A recent discussion on Twitter about whether the line “I’m gonna have to science the shit out out of this” was in Andy Weir’s book The Martian or was only found in the movie reminded me of one of my favorite facts: science and shit are related. So let’s science the shit out of this etymology.

It all starts (as so many of these things do) with Proto-Indo-European. The root *skey meant ‘to cut, split, separate’. The extended form *skeyd became scit in Old English. The sc sequence was originally pronounced /sk/ in Old English and other Germanic languages, but it eventually became pronounced /ʃ/ (the “sh” sound) in Old English. The sh spelling came later under the influence of French scribes. But despite those minor spelling changes, the word has remained virtually unchanged in over a thousand years. You could travel back to Anglo-Saxon times, and they would understand you if you said shit.

So how did a root meaning ‘to cut, split, separate’ come to mean ‘feces’? From the notion of separating it from your body. The same metaphor is found in the Latin excrementum, which employs the unrelated root meaning ‘to sift, separate’.

This means that shit probably started out as a euphemism. Speakers of Proto-Indo-European or Proto-Germanic may have talked about needing to go separate something rather than use a more unsavory term. In English, shit was fairly neutral for a long while and apparently didn’t become taboo until around 1600, at which point it mostly disappeared from print. It isn’t found in Shakespeare’s plays or in the King James Bible.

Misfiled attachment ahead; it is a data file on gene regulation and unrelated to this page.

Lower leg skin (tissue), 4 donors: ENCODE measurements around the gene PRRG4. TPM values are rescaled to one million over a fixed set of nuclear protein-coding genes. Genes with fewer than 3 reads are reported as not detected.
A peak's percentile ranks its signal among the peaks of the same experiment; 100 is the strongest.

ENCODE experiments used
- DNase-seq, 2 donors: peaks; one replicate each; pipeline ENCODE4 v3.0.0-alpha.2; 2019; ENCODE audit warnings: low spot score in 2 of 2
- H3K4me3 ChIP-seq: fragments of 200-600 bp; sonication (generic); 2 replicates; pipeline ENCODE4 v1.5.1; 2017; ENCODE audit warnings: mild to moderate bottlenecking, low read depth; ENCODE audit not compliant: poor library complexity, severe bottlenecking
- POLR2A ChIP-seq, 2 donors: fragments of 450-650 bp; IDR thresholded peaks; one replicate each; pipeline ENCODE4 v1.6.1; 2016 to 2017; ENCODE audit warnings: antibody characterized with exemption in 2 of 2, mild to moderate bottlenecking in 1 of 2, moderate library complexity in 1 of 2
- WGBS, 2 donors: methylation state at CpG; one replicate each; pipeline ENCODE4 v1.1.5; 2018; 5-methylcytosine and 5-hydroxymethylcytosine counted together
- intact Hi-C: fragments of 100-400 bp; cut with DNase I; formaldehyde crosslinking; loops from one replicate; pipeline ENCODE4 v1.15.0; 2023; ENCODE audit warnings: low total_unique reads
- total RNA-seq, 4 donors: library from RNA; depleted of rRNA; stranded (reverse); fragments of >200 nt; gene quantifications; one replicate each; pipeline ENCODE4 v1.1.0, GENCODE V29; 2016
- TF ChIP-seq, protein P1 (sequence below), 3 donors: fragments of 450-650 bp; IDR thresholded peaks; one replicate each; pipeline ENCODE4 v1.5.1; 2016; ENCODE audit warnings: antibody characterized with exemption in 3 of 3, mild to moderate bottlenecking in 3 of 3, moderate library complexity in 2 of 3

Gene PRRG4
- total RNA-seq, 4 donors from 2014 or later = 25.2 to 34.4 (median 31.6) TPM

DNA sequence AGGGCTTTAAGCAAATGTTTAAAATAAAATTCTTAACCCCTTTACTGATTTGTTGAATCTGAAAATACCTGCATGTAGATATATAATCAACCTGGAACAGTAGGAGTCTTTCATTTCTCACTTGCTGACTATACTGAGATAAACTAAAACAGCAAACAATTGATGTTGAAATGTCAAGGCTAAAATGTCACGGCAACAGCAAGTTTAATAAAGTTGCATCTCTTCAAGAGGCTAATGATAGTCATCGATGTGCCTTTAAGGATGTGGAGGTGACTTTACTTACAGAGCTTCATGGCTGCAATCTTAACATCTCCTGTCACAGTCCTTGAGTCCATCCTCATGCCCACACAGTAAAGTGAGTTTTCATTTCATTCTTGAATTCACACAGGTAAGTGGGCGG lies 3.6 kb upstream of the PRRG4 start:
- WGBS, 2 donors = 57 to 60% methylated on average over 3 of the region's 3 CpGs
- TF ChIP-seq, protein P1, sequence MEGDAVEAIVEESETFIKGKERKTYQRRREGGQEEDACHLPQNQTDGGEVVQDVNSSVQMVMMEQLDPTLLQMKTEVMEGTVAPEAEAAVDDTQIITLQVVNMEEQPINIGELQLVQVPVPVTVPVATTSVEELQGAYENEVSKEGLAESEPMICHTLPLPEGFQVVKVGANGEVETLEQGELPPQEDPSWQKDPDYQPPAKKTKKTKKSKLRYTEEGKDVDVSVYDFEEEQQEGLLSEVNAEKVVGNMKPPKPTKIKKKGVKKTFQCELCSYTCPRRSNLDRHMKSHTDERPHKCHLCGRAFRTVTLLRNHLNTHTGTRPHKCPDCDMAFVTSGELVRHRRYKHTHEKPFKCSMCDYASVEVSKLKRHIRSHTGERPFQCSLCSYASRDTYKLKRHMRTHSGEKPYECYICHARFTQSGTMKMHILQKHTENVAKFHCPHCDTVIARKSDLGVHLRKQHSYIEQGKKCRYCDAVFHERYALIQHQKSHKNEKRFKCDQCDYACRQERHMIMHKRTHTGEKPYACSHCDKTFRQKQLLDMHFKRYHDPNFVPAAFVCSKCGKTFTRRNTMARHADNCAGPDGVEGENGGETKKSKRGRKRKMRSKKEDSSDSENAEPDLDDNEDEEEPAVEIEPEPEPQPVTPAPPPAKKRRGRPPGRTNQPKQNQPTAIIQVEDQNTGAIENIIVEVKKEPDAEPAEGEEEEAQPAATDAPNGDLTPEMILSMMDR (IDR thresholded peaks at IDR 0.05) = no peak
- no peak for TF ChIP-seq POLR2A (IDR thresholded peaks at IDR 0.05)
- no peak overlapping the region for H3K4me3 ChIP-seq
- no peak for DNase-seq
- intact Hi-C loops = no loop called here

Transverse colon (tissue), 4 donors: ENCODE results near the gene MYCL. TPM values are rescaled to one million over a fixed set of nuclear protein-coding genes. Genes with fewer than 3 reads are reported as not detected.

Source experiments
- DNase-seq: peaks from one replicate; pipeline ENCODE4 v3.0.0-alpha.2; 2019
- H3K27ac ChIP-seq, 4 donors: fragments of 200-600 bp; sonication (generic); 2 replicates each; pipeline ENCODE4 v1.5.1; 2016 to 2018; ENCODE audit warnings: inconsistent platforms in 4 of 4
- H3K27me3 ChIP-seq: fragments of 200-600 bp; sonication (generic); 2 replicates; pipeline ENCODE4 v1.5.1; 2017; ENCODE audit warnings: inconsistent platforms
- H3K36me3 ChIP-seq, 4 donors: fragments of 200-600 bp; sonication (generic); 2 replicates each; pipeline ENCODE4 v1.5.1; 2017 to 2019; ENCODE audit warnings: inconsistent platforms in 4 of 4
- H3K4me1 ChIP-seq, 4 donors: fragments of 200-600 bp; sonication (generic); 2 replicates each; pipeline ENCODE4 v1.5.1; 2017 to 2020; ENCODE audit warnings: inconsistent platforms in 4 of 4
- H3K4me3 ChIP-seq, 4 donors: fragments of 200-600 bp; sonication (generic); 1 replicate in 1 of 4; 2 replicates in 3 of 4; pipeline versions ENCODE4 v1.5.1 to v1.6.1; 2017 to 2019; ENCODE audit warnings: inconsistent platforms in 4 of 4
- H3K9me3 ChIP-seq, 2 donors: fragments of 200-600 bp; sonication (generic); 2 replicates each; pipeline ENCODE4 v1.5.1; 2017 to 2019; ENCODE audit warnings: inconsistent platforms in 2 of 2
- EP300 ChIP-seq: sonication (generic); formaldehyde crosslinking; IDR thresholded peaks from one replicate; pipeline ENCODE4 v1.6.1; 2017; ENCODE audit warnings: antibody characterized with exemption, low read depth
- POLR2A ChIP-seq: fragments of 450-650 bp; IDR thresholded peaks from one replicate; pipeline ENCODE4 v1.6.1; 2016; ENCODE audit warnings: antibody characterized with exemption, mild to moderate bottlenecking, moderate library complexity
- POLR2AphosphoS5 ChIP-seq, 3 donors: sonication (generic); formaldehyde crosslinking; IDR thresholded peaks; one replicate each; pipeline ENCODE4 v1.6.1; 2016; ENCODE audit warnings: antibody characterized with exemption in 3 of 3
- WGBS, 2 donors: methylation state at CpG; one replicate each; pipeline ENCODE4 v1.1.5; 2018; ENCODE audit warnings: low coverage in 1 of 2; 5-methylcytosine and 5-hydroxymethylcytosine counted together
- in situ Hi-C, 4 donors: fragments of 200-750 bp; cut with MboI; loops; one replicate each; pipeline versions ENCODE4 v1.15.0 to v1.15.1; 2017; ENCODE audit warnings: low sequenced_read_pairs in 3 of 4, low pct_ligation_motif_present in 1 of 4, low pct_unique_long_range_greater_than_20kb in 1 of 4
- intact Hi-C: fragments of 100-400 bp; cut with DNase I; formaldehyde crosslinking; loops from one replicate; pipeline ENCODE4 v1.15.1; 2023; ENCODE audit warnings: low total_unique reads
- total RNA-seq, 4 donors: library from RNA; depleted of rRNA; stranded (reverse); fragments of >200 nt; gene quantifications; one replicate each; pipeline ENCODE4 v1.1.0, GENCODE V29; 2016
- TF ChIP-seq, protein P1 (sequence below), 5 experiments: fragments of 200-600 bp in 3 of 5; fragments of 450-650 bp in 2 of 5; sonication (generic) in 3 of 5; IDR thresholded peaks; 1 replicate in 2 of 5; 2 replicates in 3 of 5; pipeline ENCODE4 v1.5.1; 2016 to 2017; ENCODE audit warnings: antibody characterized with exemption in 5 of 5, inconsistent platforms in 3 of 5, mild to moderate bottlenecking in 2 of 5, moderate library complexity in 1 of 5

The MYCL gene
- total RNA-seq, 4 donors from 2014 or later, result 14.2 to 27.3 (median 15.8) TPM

Euphemisms often become sullied by the connotations of the thing they’re euphemizing, which leads to the need for new euphemisms, a process sometimes called the euphemism treadmill. So even if shit started life as a polite way to talk about defecation, it eventually became a rather crude one.

(By the way, the “ship high in transit” etymology is pure . . . well, you know. Kory Stamper’s excellent book Word by Word covers this and other bogus acronymic etymologies in more detail.)